The experiments and research posted on the blog led to a possible methodology for Unconditional Programming. Go to www.thisthatandtheothers.com to view the resulting “programs” (stop motion animations created using the open source 3-D modeling tool, Google SketchUp), The Manual, and a collection of examples across a possible 5 step process:
“The first objective has been to establish whether the physical world can have a structure similar to the digital world. In effect, if a network is made up of nodes, connections, an environment and protocols that relate its content, in the case of the physical world, the world can be understood as a superposing of natural environments, the networks that crisscross it and functional nodes.”
It’s hard to imagine a time when, like the Arctic before the race for exploration began, or North America before its first colonization, the outlook for civilization was a blank slate. Rather than exploring through the marshlands of wilderness, our modern-day explorations ask for us to navigate through a landscape of mass-information and structural overload. In this new hybrid “post-natural” landscape, our role is no longer mapping the unknown, but rather disentangling an understanding of the “natural” from an increasingly structured and standardized world. Does the “natural” exist in glitches between our designed systems? Is the equivalent of past explorations of vast expanses now a sort of “view code” transparency of process within existing development? How might we capitalize on our current systematic instability and reconsider the possibility for integrating “natural” human understandings within what looks to be an increasingly structured world?
Although we may feel like giving up in what feels like a dead end endeavor, cross-disciplinary research is promising (among many include architect Christopher Alexander’s calls to apply his work with a generative pattern language to computer programming). We may now be able to achieve great momentum extending micro and macro scales, potentially fulfilling the prophesies which, until now, have only been written about in literary masterpieces speculating adaptable urban designs by the likes of Thomas More, H.G. Wells, Italo Calvino, and more recently, China Miéville. Borrowing from a method of reverse engineering, This, That, and the Other explores a “big design” methodology which imagines the micro rebuilding of macro systems, and the possibility of a “rational-based” algorithmic system as the next step in our logic-based information age.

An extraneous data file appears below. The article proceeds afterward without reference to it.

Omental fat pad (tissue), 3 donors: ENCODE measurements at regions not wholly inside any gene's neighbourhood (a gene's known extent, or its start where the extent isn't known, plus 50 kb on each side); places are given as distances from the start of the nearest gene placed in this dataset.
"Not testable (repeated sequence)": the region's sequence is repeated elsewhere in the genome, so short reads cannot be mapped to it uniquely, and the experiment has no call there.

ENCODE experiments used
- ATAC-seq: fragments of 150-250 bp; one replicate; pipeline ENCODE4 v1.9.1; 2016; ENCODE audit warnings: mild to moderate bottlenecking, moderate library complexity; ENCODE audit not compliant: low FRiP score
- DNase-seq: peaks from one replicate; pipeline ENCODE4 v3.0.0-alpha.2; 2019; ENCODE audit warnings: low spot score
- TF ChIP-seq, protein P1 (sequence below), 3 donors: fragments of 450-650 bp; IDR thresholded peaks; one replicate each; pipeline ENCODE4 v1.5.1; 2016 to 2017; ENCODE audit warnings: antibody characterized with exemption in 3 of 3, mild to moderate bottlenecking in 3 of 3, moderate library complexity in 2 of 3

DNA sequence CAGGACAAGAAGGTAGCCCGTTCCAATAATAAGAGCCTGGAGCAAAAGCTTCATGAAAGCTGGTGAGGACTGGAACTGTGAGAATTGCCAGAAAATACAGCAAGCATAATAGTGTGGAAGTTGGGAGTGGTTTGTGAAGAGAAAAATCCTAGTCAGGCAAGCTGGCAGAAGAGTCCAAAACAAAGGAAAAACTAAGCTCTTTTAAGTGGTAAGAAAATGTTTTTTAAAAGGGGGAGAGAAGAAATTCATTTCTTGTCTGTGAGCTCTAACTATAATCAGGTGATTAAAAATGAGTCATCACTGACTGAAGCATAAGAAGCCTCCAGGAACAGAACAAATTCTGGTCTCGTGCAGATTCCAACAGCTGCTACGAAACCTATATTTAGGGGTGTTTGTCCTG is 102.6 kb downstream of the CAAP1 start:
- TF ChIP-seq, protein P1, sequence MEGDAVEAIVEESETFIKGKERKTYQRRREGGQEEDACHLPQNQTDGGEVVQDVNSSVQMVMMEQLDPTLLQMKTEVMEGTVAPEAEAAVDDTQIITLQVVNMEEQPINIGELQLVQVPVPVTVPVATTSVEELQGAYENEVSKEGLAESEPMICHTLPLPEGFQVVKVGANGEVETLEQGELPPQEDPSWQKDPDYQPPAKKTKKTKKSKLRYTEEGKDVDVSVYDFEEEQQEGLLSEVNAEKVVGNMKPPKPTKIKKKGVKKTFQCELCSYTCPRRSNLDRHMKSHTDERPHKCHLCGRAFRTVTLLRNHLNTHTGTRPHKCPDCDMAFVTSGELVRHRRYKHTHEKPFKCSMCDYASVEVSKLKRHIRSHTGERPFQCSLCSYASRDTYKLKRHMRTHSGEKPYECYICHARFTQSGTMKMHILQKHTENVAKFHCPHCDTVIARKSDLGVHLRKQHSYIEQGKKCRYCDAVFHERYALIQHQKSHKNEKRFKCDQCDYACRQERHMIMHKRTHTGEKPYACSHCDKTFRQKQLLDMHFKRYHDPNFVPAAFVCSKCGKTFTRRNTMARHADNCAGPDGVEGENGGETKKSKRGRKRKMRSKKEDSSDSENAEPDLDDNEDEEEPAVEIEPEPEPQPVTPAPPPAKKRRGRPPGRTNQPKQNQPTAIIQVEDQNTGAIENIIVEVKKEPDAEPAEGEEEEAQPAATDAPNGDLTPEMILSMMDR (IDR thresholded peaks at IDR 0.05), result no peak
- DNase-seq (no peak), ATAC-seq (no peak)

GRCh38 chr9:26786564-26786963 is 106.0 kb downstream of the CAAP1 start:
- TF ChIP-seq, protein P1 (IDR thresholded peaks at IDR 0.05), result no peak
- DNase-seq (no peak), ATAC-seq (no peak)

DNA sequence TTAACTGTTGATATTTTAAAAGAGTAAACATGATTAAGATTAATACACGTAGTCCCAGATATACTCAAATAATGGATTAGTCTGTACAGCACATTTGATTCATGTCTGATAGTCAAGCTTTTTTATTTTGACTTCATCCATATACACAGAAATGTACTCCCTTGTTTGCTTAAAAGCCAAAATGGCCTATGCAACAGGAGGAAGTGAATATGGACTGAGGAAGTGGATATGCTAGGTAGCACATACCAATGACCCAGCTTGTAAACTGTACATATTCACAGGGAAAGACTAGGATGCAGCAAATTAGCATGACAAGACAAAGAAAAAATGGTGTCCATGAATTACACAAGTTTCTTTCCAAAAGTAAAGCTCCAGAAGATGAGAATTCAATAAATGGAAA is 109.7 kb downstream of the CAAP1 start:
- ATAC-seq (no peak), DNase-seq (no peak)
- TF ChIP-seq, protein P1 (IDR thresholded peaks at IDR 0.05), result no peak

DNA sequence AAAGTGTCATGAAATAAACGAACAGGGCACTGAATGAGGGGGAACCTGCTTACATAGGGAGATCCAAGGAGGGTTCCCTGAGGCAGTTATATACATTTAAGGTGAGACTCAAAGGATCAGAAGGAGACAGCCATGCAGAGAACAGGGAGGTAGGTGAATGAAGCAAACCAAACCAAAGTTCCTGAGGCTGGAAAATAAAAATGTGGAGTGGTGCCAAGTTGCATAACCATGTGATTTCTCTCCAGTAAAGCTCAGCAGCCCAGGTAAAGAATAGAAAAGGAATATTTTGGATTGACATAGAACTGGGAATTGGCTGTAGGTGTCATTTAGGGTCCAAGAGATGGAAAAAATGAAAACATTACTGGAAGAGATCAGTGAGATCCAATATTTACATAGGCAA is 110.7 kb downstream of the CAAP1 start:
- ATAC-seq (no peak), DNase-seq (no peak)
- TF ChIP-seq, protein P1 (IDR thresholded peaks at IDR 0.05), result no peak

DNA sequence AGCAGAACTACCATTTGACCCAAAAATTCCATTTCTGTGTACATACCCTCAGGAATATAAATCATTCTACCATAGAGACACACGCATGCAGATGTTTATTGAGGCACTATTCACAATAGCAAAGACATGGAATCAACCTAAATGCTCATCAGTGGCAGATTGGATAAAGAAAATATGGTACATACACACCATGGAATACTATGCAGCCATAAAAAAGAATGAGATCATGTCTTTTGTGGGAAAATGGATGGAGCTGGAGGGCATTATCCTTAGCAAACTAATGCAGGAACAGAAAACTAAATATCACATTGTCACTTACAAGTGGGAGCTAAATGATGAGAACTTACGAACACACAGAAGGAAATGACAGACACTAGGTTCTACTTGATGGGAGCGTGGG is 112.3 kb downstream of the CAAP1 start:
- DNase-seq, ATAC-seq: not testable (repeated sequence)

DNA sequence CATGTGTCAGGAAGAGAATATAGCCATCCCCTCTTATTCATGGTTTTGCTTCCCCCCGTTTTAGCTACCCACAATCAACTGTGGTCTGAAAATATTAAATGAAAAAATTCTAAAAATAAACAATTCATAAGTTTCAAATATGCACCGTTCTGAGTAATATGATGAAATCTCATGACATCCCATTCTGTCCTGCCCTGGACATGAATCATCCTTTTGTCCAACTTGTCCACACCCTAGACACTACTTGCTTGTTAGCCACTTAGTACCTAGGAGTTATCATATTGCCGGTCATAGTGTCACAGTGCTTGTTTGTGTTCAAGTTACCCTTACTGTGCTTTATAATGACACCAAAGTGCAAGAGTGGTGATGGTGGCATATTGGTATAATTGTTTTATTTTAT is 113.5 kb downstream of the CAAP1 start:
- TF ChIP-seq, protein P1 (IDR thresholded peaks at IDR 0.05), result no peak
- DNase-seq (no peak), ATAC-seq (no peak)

Inspired by my manifesto, I contemplated the difficulties of discovering a manifesto given the
constraints of “fixed” systems for expression (from the syntax of a conditional programming language
to the common phrases which form our narratives). I continued to write poems in code, collecting
more experiences which fit between me and my environment, between logic and my own rationale.
Throughout this exercise, I borrowed from my own limited understanding of the conditional
programming language of “If’s” and “Then’s, sneaking in snippets of storytelling within
the comments beneath the coded syntax. How can we achieve the kind of intuitive
exploration practiced by Gertrude Stein if we don’t speak the language? Code is
different than writing – inherently a logical process less kind to the facilitation of intuitive
exploration, instead asking for translation into logical processes. This translation
simplifies complex “information” of the human experience. To use it, I would need to
adapt myself into it, rather than the other way around. This inspired more experiments,
exploring how to affect codes if I don’t speak the language.
I wanted to execute my urban observations, not wanting them not to disappear into thin air because of
an inability to translate beyond a vector illustration. I tried both encoding and decoding my
experiences: using my iPhone to encode films of me attempting to communicate with
neighboring windows by turning on and off my phone; and decoding through exercises in
“experience mapping” where I would map them out and label things with x’s and y’s.
capabilities? Do they continue as unseen, undocumented and resisting reflection and
adaptation? The simple answer is that most of these experiences usually stay as just
that – fleeting moments of joy, experienced as we retell them in our conversations, but
rarely do they have a place where they can be logged or searched, or reintegrated into
the system. Sometimes, someone creates a space for them to live, such as the internet
craze of sites to catalogue funny happenings, or “memes”, or the color-based search site
False Arms. How can a designed format facilitate cross-relational understandings? Are
there parallels to these kind of havens for the undocumented on a city scale?
Despite the perceived “crash” of cities such as Detroit and Pittsburgh, these cities seem
to be experiencing exponential growth in new industries such as sustainable architecture
and urban farming. It seems as though it is precisely the failing of their previously
established systems which has attracted those who might share Thoreau’s desire to
explore the sublime in a lack of development. After ten years of living in Pittsburgh, I
noticed this first-hand, seeing an influx of alternative communities who felt frustrated
with the increasing success of their previous homes in Portland and who had migrated
east after hearing word of the “potential” in Pittsburgh.